It’s been a while since I did my last Magento comparison, and the sad thing is: Nothing much has changed since then. Magento still looks and works the same, and in this industry standing still is the same as moving backwards.
True, Magento has moved on from version 1.7 to 1.8, but that was mostly rolling out bug fixes. And it still has some serious flaws which haven’t been addressed. Any real progress seems to be stalled while awaiting for Magento 2.0, the version rumoured to be heavily influenced by eBay, its new owner. This should be a real leap forward and should make Magento the top dog again. But the fact remains, 2.0 is still far from being ready.
And then there is X-Cart 5. While it technically follows up on X-Cart 4, it is a rebuild version of this decently successful shopping cart. Basically X-Cart 5 is to X-Cart, what Magento 2.0 should be be to Magento 1.8. And with X-Cart having a rapid development cycle, this could mean X-Cart 5 takes the lead – at least for small- and medium sized business, which is where X-Cart is at its best.
So what is wrong with Magento?
That is a good question, because they clearly didn’t become this big by being a flawed product. But to remain this big, they really need to work on some of the downsides.
While it’s overall a great product, the main reasons of concern are:
The large file system and database setup, along with the inefficiencies this brings.
The complicated theming system that requires many files for each part of your layout. This is the best example of the file system’s inefficiency.
Lack of mobile support. They do have some (very) expensive apps, but lack a decent mobile or responsive theme. All they have is a buggy one that doesn’t do much for your site.
Not listening to feedback. This despite being open source and having a community edition to get feedback. Developers are constantly asking for a rebuild of the file system, a more efficient database and mobile support. But they are not being heard.
What about X-Cart?
What does X-Cart bring to the table? Well, for one, a feature set that comes close to Magento (still not close enough though). But what’s more important for you as a developer, is that they know Magento’s flaws and they’ve ensured their product is better.
A more efficient file system (half of Magento’s) and database setup.
An easier templating system. Templating will be something you have to learn, but it helps if you don’t have to wade through tons of files for a few simple adjustments.
Mobile! They made it an integrated part of their product, which is always better than adding stuff later on.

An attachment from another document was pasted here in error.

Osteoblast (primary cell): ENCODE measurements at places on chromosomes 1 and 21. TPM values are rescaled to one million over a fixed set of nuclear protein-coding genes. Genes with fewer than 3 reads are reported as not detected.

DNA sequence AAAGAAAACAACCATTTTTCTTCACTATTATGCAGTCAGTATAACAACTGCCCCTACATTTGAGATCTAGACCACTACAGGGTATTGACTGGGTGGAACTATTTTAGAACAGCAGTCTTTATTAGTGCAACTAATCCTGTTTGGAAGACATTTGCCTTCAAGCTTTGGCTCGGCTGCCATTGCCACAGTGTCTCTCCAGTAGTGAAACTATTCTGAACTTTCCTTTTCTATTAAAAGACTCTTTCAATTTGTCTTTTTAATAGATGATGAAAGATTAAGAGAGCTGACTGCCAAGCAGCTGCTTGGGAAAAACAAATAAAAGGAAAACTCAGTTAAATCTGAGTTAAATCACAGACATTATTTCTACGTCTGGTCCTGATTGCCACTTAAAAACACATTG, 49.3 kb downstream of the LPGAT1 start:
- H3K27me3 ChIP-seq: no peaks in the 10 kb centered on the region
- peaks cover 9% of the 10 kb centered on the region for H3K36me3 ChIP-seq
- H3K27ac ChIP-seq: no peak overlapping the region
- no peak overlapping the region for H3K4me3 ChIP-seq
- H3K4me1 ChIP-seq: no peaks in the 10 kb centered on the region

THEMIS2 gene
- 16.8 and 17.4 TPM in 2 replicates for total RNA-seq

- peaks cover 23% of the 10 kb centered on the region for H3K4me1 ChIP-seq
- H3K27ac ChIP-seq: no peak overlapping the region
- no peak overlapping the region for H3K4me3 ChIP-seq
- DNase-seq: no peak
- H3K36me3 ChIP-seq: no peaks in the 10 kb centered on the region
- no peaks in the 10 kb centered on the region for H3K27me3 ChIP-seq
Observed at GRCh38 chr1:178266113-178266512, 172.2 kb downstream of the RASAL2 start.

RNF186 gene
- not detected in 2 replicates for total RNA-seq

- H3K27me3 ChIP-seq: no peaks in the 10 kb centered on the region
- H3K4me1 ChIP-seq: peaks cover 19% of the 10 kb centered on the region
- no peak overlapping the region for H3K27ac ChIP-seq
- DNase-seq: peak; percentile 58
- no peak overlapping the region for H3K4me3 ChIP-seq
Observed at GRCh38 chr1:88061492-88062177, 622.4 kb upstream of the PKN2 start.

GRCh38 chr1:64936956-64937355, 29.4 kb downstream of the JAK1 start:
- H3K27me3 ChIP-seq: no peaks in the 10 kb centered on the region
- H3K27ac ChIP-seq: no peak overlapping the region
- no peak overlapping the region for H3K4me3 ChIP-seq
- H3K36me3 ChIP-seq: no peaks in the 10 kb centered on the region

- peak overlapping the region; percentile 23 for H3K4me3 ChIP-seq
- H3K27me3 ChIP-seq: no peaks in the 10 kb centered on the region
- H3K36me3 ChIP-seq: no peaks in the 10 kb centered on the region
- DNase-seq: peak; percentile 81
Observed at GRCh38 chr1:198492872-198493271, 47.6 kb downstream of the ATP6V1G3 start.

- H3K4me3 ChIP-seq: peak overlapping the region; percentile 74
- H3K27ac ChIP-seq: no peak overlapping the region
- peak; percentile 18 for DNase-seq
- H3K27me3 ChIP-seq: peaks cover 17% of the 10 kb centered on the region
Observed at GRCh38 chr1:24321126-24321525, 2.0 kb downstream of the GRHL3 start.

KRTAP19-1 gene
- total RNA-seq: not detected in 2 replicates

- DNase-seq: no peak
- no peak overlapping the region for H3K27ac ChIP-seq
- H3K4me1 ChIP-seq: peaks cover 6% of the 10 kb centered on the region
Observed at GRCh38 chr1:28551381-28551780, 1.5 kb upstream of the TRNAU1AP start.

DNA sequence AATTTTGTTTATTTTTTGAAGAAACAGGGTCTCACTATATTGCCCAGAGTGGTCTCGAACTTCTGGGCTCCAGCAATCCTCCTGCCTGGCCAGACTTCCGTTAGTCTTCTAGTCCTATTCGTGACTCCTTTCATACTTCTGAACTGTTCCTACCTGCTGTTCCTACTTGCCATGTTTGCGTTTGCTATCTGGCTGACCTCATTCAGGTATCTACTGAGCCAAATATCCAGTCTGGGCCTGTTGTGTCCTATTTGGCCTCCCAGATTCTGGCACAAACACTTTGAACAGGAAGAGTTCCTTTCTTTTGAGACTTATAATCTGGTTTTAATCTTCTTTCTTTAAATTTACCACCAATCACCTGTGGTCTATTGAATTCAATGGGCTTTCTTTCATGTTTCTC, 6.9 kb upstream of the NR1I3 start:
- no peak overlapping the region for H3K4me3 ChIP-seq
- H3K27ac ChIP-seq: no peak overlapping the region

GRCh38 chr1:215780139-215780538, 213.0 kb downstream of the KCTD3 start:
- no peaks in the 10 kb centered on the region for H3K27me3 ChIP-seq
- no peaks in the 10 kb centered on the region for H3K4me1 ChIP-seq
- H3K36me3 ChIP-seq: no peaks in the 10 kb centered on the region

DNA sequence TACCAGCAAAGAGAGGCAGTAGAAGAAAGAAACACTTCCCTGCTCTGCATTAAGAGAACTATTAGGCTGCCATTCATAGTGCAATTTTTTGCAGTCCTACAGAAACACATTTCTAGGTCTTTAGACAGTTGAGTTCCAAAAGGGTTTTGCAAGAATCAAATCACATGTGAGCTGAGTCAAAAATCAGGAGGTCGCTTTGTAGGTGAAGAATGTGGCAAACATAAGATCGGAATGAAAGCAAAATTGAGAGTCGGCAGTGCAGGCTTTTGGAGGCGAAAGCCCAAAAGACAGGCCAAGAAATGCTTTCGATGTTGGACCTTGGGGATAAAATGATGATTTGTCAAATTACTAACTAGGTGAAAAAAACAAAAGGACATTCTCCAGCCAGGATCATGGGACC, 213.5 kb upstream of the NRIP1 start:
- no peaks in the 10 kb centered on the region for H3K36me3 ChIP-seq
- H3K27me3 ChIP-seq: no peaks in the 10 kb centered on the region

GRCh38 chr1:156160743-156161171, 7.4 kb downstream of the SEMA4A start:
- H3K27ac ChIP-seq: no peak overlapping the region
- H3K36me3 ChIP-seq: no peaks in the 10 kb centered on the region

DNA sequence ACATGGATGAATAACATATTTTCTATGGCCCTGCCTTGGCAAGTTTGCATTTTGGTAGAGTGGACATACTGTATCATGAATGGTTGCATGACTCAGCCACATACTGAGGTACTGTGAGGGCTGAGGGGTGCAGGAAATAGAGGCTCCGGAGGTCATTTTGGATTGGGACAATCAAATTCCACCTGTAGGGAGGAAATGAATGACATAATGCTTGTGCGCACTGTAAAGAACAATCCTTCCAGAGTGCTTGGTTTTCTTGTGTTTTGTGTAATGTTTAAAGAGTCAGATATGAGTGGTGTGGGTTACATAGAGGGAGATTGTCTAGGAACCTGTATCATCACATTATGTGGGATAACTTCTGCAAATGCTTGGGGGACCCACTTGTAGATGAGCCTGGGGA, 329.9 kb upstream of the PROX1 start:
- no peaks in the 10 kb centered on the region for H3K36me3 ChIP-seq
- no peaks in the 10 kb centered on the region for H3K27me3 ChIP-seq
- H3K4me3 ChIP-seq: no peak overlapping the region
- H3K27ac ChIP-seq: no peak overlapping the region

Warm hugs for every developer. They know who to love, and make sure you feel welcome and supported as a developer. Naturally, this means they respond to your feedback.
Looks good right? And while I am the first to admit that Magento is a perfect solution for large and enterprise-sized business, X-Cart does seem to be a really good alternative for the “smaller” guys (we are still talking about web stores with potentially millions in revenue annually). Only downside: X-Cart comes with a price. But you can start at $99 for a license that includes mobile, so that shouldn’t be too big of a problem.
See them in action
To see how it all comes together, I’ve included an example of Magento’s insane file system and database in my video, and I show you how X-Cart looks under the hood. I also take a look at the attribute system of both products. I’ve always found this to be a great part of Magento, and was curious how X-Cart handles this (a little less fancy I’m afraid). What you don’t see in the video is the use of pre-defined attributes. It is possible with X-Cart though, just not as I show it unfortunately.
Please note that in this trial version you can’t work with pre-defined settings (like color for the apple). However, X-Cart has confirmed it does work when you get a paid license.
And to round it off, I will show you how mobile should be done.
Enjoy watching the video, and let me know in the comments what you think of both systems (or any better alternatives).
Jacco Blankenspoor is a website developer from the Netherlands, and is currently just building lots of different websites. When he is not working on HIPAAHQ.com you might catch him enjoying coffee.
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